Re: Shared Libraries and naming conventions
On Sun, 30 May 1999, Joel Klecker wrote:
> At 17:04 +0100 1999-05-30, Alan Cox wrote:
> > As a special exception, if you link this library with files
> > compiled with a GNU compiler to produce an executable, this does
> > not cause the resulting executable to be covered by the GNU General
> > Public License. This exception does not however invalidate any
> > other reasons why the executable file might be covered by the GNU
> > General Public License. */
> >And note a -GNU- compiler. Not even another GPL compiler. You can't even
> >use it with a competing free software product to produce non free binaries.
> I see what this is, this is clearly copied from the libgcc.a special
> exception, without consideration of its results.
> Have you discussed this with RMS?
> I'm certain he'd agree to relicense the it under LGPL, as was done
> with several other parts of glibc.
Andreas Jaeger just brought the issue up on the libc hackers list.
The first respondent admitted that it is a problem with one breath, and
then said that since gcc is the _only_ compiler you can build glibc
with, that the problem isn't as bad as it seems (gag me with a spoon).
Are there any other sections of the code, beside libio, that are effected
by this license? We talked in February about the difficulties of a libc
fork and maintaining an LSB libc with our limited resources. However, if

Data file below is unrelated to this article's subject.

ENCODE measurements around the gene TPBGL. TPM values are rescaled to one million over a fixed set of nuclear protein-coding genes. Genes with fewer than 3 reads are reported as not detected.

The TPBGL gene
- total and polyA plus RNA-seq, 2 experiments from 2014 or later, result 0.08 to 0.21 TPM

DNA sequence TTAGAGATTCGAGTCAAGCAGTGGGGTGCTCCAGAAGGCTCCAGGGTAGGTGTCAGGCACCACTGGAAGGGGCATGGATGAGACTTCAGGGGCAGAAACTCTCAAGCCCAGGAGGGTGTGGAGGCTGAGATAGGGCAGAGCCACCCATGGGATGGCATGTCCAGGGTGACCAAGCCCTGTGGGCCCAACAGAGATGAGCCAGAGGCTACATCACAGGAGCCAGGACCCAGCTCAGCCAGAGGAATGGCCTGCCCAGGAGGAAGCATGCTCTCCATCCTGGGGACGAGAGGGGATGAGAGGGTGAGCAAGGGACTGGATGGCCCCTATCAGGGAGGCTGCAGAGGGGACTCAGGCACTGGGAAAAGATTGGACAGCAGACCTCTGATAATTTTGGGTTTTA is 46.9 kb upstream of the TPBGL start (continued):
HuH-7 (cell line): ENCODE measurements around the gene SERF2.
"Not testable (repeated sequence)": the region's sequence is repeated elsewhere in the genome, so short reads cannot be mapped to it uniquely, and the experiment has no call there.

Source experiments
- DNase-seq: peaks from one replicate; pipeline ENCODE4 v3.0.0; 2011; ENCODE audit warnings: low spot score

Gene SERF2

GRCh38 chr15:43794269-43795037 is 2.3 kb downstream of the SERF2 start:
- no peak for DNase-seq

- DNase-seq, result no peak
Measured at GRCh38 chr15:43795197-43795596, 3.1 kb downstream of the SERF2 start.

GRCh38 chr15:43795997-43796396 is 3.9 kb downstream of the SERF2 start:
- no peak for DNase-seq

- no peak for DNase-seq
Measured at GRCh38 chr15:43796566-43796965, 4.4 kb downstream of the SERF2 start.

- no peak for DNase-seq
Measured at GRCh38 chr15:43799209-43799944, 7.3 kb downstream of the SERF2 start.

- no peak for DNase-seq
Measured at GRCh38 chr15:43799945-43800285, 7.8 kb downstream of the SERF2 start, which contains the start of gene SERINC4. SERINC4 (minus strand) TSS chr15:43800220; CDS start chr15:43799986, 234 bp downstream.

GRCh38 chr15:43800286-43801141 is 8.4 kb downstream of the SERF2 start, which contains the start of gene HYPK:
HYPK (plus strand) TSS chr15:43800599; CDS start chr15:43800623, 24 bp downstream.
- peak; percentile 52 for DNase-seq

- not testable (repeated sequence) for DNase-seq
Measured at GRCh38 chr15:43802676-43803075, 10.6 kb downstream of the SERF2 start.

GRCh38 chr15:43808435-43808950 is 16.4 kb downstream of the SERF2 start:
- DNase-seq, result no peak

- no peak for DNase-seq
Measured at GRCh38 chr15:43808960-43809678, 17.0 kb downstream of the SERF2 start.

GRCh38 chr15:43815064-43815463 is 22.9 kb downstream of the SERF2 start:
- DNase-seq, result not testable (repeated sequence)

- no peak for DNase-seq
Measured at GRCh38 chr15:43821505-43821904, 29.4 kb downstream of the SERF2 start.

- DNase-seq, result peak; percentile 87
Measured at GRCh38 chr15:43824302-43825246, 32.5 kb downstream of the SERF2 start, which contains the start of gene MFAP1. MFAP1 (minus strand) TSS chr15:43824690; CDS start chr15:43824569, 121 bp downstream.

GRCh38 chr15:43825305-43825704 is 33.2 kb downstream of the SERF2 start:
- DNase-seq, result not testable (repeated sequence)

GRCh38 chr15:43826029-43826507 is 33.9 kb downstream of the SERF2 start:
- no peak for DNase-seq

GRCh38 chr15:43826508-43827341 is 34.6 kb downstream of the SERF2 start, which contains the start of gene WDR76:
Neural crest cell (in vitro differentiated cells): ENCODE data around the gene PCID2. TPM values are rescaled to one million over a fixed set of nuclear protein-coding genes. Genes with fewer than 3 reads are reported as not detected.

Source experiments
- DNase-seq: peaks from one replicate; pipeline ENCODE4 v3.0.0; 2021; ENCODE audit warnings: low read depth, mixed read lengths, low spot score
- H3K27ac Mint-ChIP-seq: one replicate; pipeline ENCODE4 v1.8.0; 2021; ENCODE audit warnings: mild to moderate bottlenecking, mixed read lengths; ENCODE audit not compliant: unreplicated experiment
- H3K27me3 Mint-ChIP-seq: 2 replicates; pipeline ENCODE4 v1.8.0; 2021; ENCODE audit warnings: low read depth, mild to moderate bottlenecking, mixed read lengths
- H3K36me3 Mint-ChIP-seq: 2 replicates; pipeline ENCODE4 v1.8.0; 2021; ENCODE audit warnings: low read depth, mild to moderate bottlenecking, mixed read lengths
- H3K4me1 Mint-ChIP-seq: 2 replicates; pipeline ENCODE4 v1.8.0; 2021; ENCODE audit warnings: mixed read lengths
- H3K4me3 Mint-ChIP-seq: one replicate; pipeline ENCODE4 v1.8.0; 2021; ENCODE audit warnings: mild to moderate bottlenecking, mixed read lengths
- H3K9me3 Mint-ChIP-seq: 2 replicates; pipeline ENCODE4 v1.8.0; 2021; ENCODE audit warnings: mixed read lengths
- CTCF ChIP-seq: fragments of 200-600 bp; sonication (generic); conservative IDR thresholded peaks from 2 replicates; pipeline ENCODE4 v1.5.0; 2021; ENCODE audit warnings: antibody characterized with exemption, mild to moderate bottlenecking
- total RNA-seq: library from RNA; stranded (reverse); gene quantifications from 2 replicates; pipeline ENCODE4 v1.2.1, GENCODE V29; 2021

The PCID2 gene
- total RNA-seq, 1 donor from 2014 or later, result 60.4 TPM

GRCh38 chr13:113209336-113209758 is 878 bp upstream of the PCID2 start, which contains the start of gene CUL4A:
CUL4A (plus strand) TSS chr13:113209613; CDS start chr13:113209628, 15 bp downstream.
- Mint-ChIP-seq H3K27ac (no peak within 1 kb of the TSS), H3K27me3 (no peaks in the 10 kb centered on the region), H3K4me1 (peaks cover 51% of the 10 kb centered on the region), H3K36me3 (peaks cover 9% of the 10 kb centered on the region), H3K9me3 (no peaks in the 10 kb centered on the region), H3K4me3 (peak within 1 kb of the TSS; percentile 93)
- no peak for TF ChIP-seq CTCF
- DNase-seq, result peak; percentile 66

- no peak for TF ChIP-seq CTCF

it is only libio that is effected, maintaining a fork of that library
might be feasible. At least the threat it a real possibility, and might be
persuasive in getting the license "fixed".
I have, for a while now, been troubled by the "exclusionary" principles of
the GPL. Hell, it even objects to residing with other "free" licenses! The
isolationist attitude of the GPL does not allow _any_ interaction with
proprietary software. I believe this attitude to be unproductive in the
long run, and keeps Free Software from ever "competing" with other
software on "even ground". The rest of the free software community seems
to be working very hard to integrate the other, proprietary, systems into
the overall software environment. The kernel alone practices this approach
by providing access to as many file systems as possible. This includes
several "proprietary" systems. Wine and Wabi, are also example of
"inclusive" behavior. I have been working on a Free License that would
deal with these problems "face on". If anyone else is interested I can
post the current version.
Back to the problem at hand...
It seems that the problem only has two reasonable solutions at this time:
1 Get FSF to change the license... or
2 Fork libio.
Do we have any other "real" options?
One, final, small question: "Can we discuss the technical aspects of the
naming convention?" ;-)
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